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It is virtually impossible to miss that it’s clearly ‘festival’ season in St. John’s, NL.  From the Nickel to Wreckhouse and on to the Festival of New Dance, there is absolutely no shortage of entertainment.  With Neighbourhood Dance Works (NDW) at the helm for the 19th season, the Festival of New Dance has packed a baker’s dozen of performances and presentations in from July 21 to 26th, along with a sprinkling of parties throughout.

Festival of New DanceWhat’s exceptionally interesting this year are some of the venues.  Calla Lachance, Program and Publicity Administrator, explains planning for this year’s festival was challenging but worthwhile.  “Without the LSPU Hall, you begin to realize how limited downtown is for presenting certain forms of art, dance in particular. This city really needs another mid-size theatre that can accommodate more performance art,” Lachance says, adding her voice to the many from within the arts community who’ve been recently lobbying for a new venue.

The challenge uncovered venues that “mightn’t have otherwise been considered and as a result we’re bringing life to all sorts of little pockets throughout St. John’s; it is really exciting,” Lachance concedes.  “Our audience is going to love our venues and the artists we’re showcasing are some of the biggest names in the contemporary dance scene.”

With a desire to keep venues within walking distance from one another in the downtown area, NDW looked up its options Lachance continued, “it’s exciting because we had to visualize how other spaces might work and what would best showcase dance artists.”  The mix of venues turned out as eclectic as the dance, including the Kirk, A1C Gallery, Cochrane Street United Church, Wild Lily Dance Centre as well as three outdoor venues like Pippy Park, the Eastern Edge Gallery parking lot and stairs adjacent to the Supreme Court.  Look out!

Some highlights of this year’s presentation include streamings, choreographed by St. John’s native Tammy MacLeod featuring Andrea Tucker, taking place at the Kirk July 25th and 26th.  Also, two-time Dora Award winning choreographer Susie Burpee from Toronto has created The Rolling Parlour Cabaret, at the A1C Gallery, its title inspired by Winnipeg singer/songwriter Christine Fellows who performs live within the show.

Tammy on Current's Cover

Tammy on Current's Cover

For MacLeod, having streamings be part of it all is an honour, “the Festival is one of the few times contemporary dance takes centre stage, it can springboard presentations into other festivals. Exposure and focus on the work with a professional venue to present in; ultimately, the festival provides a showcase.”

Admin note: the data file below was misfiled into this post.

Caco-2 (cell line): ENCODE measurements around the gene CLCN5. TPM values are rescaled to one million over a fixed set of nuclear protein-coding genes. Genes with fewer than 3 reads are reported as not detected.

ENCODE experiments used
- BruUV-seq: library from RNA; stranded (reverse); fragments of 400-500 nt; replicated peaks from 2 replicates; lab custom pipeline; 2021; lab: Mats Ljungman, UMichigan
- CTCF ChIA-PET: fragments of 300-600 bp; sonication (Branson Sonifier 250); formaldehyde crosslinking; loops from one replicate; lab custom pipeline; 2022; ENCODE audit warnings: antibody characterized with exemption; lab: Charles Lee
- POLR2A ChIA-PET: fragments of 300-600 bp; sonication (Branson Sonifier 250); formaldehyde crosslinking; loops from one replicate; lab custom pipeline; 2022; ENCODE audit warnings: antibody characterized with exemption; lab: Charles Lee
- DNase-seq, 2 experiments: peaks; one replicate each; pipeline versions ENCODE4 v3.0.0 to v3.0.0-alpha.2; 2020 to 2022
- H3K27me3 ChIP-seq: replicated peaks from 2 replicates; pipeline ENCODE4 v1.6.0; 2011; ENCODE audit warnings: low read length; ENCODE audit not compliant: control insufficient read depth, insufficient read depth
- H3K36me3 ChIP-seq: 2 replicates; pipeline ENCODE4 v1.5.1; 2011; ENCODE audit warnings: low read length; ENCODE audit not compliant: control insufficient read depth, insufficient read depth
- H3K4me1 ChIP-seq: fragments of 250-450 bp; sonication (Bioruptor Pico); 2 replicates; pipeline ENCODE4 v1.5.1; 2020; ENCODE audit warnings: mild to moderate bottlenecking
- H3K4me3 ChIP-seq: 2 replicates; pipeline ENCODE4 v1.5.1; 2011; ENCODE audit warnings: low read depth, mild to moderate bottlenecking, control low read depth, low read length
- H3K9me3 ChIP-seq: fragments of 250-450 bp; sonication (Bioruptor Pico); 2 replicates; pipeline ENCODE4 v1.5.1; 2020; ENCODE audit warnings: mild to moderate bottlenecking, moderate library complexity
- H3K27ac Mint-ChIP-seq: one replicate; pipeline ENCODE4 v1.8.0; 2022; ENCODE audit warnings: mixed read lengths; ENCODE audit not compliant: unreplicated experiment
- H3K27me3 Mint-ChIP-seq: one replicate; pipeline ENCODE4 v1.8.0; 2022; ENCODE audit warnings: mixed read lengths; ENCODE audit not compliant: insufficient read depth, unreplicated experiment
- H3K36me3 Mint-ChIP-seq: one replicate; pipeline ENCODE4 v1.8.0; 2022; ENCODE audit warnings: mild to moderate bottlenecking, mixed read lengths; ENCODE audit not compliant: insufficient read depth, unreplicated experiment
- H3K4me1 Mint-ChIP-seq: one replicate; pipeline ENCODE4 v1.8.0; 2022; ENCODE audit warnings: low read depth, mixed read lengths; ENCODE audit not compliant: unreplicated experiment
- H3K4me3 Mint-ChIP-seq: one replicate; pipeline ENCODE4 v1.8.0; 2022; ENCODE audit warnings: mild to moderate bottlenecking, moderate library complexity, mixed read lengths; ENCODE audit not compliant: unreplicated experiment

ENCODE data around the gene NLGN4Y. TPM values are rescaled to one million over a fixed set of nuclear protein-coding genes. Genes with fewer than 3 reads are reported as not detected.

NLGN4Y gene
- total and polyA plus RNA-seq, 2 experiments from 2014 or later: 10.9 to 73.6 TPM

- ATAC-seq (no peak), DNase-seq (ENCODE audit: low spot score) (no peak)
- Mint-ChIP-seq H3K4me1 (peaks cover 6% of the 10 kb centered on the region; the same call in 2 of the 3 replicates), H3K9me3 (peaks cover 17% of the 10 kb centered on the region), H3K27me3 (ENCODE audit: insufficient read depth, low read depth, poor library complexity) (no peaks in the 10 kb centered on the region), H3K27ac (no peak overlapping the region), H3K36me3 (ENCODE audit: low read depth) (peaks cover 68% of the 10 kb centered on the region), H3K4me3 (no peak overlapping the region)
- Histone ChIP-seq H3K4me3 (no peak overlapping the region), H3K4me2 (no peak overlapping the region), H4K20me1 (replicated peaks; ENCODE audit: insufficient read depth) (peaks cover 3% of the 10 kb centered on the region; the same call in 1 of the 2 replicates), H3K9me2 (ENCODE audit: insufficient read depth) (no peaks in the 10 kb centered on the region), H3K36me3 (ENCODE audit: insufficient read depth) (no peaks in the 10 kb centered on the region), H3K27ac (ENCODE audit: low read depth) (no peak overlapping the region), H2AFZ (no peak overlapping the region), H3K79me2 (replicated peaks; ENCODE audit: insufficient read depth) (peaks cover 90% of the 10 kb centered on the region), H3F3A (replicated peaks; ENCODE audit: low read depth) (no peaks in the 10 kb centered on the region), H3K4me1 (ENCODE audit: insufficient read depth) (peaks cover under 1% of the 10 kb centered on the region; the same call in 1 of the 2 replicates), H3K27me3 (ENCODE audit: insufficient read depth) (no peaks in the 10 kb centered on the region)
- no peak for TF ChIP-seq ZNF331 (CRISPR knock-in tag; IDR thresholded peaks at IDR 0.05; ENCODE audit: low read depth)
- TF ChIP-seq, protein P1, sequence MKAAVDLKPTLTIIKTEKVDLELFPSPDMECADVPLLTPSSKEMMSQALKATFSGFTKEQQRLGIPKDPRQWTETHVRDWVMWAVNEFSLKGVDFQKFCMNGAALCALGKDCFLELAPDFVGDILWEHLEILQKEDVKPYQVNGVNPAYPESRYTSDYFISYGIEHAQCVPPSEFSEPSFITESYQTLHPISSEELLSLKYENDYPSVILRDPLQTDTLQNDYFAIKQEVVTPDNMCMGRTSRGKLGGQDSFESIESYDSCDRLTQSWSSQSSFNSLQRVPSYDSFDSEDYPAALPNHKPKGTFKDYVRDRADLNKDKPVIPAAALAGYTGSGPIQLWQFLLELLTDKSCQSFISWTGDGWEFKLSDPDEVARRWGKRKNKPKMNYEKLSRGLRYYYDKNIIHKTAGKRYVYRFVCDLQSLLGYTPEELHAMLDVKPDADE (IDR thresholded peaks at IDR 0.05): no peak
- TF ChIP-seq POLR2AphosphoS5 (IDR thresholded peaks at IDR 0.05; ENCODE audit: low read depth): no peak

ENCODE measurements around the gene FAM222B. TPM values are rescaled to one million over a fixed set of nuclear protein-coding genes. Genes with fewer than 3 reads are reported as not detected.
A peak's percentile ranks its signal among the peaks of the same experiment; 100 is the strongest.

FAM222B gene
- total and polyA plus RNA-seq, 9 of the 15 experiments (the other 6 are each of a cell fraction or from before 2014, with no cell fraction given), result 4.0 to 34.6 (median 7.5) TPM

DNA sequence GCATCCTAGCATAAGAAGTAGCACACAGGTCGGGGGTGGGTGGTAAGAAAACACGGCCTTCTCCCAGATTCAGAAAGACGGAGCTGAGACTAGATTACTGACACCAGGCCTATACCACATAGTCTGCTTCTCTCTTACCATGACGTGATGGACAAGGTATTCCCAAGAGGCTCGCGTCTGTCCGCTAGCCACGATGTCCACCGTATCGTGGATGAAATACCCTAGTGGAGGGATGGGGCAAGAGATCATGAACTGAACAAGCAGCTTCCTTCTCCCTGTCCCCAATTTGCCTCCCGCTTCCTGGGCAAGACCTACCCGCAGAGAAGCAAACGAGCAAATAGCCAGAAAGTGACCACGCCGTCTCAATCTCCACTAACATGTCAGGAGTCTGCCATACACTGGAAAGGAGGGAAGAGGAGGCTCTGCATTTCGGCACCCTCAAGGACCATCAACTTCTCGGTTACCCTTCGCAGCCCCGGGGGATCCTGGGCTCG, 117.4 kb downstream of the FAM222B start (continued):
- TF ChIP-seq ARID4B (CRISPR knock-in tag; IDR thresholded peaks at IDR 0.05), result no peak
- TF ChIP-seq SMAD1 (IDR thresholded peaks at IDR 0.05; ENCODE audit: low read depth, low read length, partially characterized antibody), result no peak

The show was inspired by Sylvia Plath’s poem Last Words as well as an organic working process with the dancer, Andrea.  streamings attempts to create a world for its only character, constructing landscapes of awareness, integrated and disintegrated, she is “lilting in the regions of her imagination, she is the architect of her own mind. Pools of black and an opening to the present, she captures her essence and reconstructs her world.”

Working with Victor Tilley for lighting and Chris Driedzic on the complimenting soundscape which includes recordings of Rennie’s River and a soda can, the show developed over improvisation.  “As the movement vocabulary emerged so did the chairs, black holes and the possibility of emulating birth on stage. The birth imagery has remained consistent through the many incarnations.”  Originally MacLeod was also on stage when the work was informally presented at the Backdoor Cabaret in January 2008 (then titled Trusting Chairs).

For Susie Burpee, the ability to perform cabaret-style is an attractive feature of the Festival of New Dance.  She was drawn by a call for works that could be performed outside of a traditional theatre-style venue.  Her 45 minute show is armed with “themes of solitude, fragility and fortitude,” she explains.  Credited by the Toronto Star with an ability to showcase “fully human characters struggling for connection,” Burpee uses “metaphor that exists in movement, song and special objects” to convey the world’s wonder and fragility.

Susie Burpee

Susie Burpee

The Rolling Parlour Cabaret marks the fifth time that Burpee has collaborated with Christine Fellows and initially was inspired by “the idea of spinsterhood,” Burpee shares.  “I am interested in movement that is transformative and creates a character for the stage,” she adds.  Burpee’s signature presentation style is a fusion of vivid imagination and bold choreography.  Her background in theatrical study supplemented with dance training  gives her work a point of view like no other.  And Burpee’s studies continue, having recently attended L’Ecole Philippe Gaulier in Paris for Bouffon.